The screw thread of a bolt allows a conversion of rotational motion (or torque) to linear motion (or force). In order to apply a torque to a bolt there is generally some form of head, which is designed to allow the use of a tool to apply the torque. The application of torque causes the bolt to engage axially with the female thread until the part(s) being connected become pinched between the female threaded part (e.g. nut) and the underside of the bolt head. This applies a compressive force to the parts being connected and induces a stretch in the bolt. This stretching results in bolt tension or preload, which is reacted by the reciprocal compression force between the fastened parts. These are the forces that hold the parts of a joint together.
1.3 Types of Bolts
Although the general concept of an externally threaded cylinder remains constant, there are a variety of different types of bolt used in bolted joints, distinguished by the features of the internally threaded mating part.
The through-bolt is what most people would consider to be the “classic” bolt. It consists of a cylindrical bar with an external thread and (normally) an oversized head at one end. The bolt is passed through holes in the parts to be fastened together. A nut is threaded onto the bolt on the opposite side of the parts to be fastened. A through-bolt is illustrated in Figure 1.
Figure 1 – Through-bolt
1.3.2 Tap Bolt
A tap bolt differs from a through bolt in that it engages directly with a threaded hole in one of the parts to be fastened. There is no nut. A tap bolt is illustrated in Figure 2.
Figure 2 – Tap bolt
A stud is a simple threaded bar with no oversized head. It engages directly with a threaded hole in one of the parts to be fastened. A nut is then threaded over the top to secure the parts together. A stud arrangement is illustrated in Figure 3.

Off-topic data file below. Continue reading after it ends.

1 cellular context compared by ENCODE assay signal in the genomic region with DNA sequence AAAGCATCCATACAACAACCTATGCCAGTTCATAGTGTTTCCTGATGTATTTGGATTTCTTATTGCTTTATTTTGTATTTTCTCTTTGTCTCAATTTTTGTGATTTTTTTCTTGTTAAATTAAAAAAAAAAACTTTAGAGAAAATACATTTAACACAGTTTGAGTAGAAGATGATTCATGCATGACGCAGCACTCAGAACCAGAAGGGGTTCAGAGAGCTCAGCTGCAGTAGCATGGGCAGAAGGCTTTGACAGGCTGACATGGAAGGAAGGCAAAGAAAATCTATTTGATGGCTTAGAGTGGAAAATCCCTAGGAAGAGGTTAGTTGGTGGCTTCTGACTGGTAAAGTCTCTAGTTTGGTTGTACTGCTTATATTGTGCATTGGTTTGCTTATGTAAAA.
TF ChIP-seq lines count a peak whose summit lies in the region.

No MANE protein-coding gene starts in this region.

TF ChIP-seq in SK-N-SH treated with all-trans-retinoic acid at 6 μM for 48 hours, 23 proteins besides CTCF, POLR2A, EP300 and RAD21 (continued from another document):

Figure 3 – Stud bolt
2. Why Use Bolted Joints?
So, why would one use a threaded fastener, such as a bolt, over a welded joint or other form of more permanent joint? In answer to this very good and pertinent question, they are two key advantages to bolted joints: convenience and reliability.
The assembly of bolted joints can often be achieved without damage to the parts which are joined together and without damage to the fasteners. This allows the joint to be conveniently assembled and disassembled with standardised tools and relatively limited skill. Therefore, once assembled, bolted joints can often be dismantled for inspection and subsequent reassembly. In the case of welding or other types of adhesive joint, the fixture is permanent and cannot be disassembled without some destructive intervention.
2.1.1 A Warning Note
It is not always possible to safely reassemble bolted joints for re-use and there are many conflicting opinions on how and when it is safe to reassemble a joint using the same fasteners, for example in the case of pre-loaded / pre-tensioned joints. Please see the page discussing the re-use of bolts / fasteners for further information.